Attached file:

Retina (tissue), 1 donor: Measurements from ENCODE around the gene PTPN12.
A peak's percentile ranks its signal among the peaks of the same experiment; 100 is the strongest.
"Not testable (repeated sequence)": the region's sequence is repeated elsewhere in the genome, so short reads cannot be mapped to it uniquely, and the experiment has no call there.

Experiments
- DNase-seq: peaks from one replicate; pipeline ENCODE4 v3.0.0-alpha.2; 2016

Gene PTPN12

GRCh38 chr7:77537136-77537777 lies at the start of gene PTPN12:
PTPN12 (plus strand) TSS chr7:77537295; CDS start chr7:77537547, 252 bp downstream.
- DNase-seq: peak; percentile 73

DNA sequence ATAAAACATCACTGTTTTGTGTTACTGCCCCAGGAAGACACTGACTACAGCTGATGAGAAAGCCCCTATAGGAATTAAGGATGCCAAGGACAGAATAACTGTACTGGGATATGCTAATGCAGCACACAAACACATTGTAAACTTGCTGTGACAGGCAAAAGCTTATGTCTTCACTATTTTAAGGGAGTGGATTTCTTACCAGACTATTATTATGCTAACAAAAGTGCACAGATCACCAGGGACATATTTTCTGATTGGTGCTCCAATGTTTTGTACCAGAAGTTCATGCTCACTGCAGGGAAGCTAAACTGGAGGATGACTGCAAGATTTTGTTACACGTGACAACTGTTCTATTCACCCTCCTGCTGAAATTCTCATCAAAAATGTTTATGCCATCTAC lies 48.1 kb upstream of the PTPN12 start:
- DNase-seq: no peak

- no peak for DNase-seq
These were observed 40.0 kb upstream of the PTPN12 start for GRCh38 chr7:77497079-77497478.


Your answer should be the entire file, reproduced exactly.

Retina (tissue), 1 donor: Measurements from ENCODE around the gene PTPN12.
A peak's percentile ranks its signal among the peaks of the same experiment; 100 is the strongest.
"Not testable (repeated sequence)": the region's sequence is repeated elsewhere in the genome, so short reads cannot be mapped to it uniquely, and the experiment has no call there.

Experiments
- DNase-seq: peaks from one replicate; pipeline ENCODE4 v3.0.0-alpha.2; 2016

Gene PTPN12

GRCh38 chr7:77537136-77537777 lies at the start of gene PTPN12:
PTPN12 (plus strand) TSS chr7:77537295; CDS start chr7:77537547, 252 bp downstream.
- DNase-seq: peak; percentile 73

DNA sequence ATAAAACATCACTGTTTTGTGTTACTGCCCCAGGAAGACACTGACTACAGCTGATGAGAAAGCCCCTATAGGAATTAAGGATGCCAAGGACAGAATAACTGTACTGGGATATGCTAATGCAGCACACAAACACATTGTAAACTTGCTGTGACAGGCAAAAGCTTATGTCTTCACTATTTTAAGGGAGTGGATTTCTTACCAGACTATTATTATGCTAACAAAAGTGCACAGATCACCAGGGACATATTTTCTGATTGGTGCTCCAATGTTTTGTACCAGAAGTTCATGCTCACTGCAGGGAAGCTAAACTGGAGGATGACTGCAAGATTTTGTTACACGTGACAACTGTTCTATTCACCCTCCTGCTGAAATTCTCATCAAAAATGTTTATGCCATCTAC lies 48.1 kb upstream of the PTPN12 start:
- DNase-seq: no peak

- no peak for DNase-seq
These were observed 40.0 kb upstream of the PTPN12 start for GRCh38 chr7:77497079-77497478.